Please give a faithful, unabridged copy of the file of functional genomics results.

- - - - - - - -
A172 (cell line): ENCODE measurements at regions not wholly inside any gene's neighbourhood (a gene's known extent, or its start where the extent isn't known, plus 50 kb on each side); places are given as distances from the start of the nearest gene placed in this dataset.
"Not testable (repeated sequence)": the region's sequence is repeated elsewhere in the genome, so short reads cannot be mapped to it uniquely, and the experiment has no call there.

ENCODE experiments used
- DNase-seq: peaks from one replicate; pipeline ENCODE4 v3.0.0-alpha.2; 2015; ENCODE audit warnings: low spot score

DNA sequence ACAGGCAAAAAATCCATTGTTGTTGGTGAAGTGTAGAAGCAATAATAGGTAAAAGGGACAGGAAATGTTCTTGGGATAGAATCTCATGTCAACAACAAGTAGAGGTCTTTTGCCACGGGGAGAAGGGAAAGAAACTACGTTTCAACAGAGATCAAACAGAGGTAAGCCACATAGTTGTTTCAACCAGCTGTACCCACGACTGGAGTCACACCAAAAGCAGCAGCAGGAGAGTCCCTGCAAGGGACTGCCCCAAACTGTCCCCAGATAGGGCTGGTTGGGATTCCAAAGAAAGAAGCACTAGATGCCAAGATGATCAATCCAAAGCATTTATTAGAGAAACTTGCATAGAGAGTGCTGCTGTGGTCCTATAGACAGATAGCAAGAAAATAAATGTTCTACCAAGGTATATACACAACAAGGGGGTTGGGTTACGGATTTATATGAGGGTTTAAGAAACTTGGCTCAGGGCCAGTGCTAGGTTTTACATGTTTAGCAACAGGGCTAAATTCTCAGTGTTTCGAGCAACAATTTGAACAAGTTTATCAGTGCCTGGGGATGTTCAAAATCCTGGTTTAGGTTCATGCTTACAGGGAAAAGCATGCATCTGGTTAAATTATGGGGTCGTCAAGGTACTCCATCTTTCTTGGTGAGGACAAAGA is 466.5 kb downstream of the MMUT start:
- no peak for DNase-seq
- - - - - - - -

A172 (cell line): ENCODE measurements at regions not wholly inside any gene's neighbourhood (a gene's known extent, or its start where the extent isn't known, plus 50 kb on each side); places are given as distances from the start of the nearest gene placed in this dataset.
"Not testable (repeated sequence)": the region's sequence is repeated elsewhere in the genome, so short reads cannot be mapped to it uniquely, and the experiment has no call there.

ENCODE experiments used
- DNase-seq: peaks from one replicate; pipeline ENCODE4 v3.0.0-alpha.2; 2015; ENCODE audit warnings: low spot score

DNA sequence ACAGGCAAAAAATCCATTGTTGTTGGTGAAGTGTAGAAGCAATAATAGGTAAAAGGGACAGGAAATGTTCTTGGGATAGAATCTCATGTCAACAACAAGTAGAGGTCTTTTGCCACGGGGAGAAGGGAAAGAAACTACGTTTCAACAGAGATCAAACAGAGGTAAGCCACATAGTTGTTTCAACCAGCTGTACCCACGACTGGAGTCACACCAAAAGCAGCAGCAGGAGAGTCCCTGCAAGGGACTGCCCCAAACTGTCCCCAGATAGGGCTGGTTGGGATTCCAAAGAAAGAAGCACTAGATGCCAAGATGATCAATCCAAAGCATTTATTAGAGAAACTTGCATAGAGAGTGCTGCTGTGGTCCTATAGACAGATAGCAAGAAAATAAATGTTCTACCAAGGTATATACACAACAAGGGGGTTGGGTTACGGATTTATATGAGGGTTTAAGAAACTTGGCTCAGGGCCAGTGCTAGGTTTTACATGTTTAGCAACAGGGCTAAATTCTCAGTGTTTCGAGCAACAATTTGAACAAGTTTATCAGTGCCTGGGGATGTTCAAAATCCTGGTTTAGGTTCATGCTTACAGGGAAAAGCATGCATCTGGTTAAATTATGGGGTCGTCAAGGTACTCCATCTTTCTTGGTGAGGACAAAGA is 466.5 kb downstream of the MMUT start:
- no peak for DNase-seq